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In a previous post, I spoke of a new website called in which users traded prayers for reward money. Basically, I thought the whole idea was reprehensible. I’m not alone; other bloggers who were directly contacted by the site’s founder have pretty much agreed with that sentiment:

The first two are Catholic websites and both used a term that’s new to me, but the concept it describes isn’t. The word is simony: the act of exchanging money for spiritual goods. The origin of the story is Simon the Sorcerer, which is described in Acts 8:9-25. The crux of the sin is found in verses 18-19:

Now when Simon saw that the Spirit was given through the laying on of the apostles’ hands, he offered them money, saying, “Give me this power also, so that anyone on whom I lay my hands may receive the Holy Spirit.”

Offering money to obtain the gifts of God, rightfully obtained solely by God’s grace is not a sign of a penitent heart. The apostle Peter told Simon that his heart wasn’t right before God, and commanded the sorcerer to repent (verse 21-22).

Someone suggested Steve Colbert do a story on it. Not a bad suggestion; there is much to be mocked.

John Wilson, founder of the site, has agreed to an interview with me. I will reprint the interview below in Q&A format, with some further comments from me.

Q: I see how users earn tokens, which can be redeemed for cash prizes. Where does that money come from? I don’t see how you’re making the money to give away.

A: I think that you may be misunderstanding the purpose of the site – users are not paying us for prayers, and we are not paying users to pray. We are providing a market place in which users can earn prayer tokens by praying for others or use prayer tokens to commission their own prayers. It is possible for a user to buy prayer tokens, if they would like, but it isn’t meant to be the only or even primary way of attaining them. We want to encourage the exchange of prayer!

I think John is drawing an arbitrary distinction that doesn’t exist. He says he’s not paying people to pray, but you earn money for praying which you can then spend to put more prayers on the wall. Someone is still paying someone else a material item for a prayer.

And he seems to overlook the cash out option here, though he does touch on that option later.

Q: What would you say to a Christians who thinks that this is sick, twisted, and disgusting?

A: I would say that they should not cast the first stone, and that they should try to understand the idea and our goals before reacting in such strong terms.

Fair enough.

Q: Do you feel that praying for the sake of connecting with God isn’t enough–is that why you are offering material rewards for doing so?

A: Although we do provide a cash-out option, we encourage the reuse of prayer credits to further strengthen people’s connection to God.  The end goal is to encourage people to pray not for material rewards. As long as users are contributing more prayer readings to the prayer network than they ask of other people, they don’t need to worry about the tokens.

That seems like dodging the question. There’s still a reward for praying at the end of the day, and that is a material reward. I really think the Bible is clear that praying is a spiritual practice.

Q: On that subject, do you feel that the Bible (and Jesus in particular) condemns the very concept of material rewards for a spiritual activity?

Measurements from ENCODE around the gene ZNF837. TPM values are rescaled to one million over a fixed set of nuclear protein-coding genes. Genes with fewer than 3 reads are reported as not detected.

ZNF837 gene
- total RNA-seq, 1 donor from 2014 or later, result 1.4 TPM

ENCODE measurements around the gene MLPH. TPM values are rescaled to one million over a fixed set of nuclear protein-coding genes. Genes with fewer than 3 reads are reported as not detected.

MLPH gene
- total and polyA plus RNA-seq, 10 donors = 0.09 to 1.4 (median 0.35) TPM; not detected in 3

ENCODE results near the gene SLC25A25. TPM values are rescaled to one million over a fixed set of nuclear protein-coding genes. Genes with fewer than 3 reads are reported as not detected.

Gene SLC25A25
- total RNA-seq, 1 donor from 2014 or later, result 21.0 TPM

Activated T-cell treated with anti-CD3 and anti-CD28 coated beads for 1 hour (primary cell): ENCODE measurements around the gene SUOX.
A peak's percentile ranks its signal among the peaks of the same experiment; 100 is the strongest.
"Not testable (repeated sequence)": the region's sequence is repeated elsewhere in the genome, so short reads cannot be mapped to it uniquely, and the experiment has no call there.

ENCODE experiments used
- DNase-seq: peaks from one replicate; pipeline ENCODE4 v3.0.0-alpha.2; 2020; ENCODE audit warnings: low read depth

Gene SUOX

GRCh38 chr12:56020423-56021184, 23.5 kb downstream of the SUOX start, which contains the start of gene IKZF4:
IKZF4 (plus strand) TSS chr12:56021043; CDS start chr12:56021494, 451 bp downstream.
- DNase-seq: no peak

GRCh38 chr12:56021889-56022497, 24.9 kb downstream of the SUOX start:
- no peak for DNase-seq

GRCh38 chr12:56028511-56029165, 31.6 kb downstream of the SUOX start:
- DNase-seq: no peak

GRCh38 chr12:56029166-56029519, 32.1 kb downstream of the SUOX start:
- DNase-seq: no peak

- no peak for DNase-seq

A: I think that Jesus would recognize that the goal of the site is to connect Christians with God and one another and would applaud and support that goal.

I’m still hung up on the token trading. I agree with the goal of trying to get people to pray more, but offering incentives is what’s really bugging me about this site. John really hasn’t answered that charge. He skirted the issue when I first put it to him.

So let’s ask him for some Bible verses that support his practice.

Q: You can dress it up with any fancy term you like, but at the end of the day it seems that you are buying and selling prayers. Can you justify that practice biblically?

A: Please refer to my first point – we are neither buying nor selling prayers ourselves. We have provided a framework that in which fellow Christians can exchange virtual “prayer credits” to facilitate and encourage prayer.

Nope, even when directly asked, he can’t provide justification for what he’s doing from the Bible. Notice that he answered a question I already asked, not the question I just asked.

Q: If Jesus found your website online, do you think he would obliterate it and run you off the same way he did the merchants in the Temple (Mt 21:12-17)? Why or why not? If you don’t think that he would, please explain why you think that this is different from what the merchants in the temple did.

A: See my answer to question 4. (“I think that Jesus would recognize that the goal of the site is to connect Christians with God and one another and would applaud and support that goal.”)

On 12/23/10, I sent a follow-up e-mail to John asking him if he agreed with the Catholic bloggers who accuse him of simony. I haven’t received a reply as of this writing.

So, it looks like John is into spinning this thing and trying to justify the unjustifiable. I’d say that Christians ought to stay far, far, away from this site.

About Cory Tucholski

I'm a born-again Christian, amateur apologist and philosopher, father of 3. Want to know more? Check the "About" page!

Posted on January 12, 2011, in Apologetics, Heresy, Sin and tagged , , , , , , , , , . Bookmark the permalink. Leave a comment.

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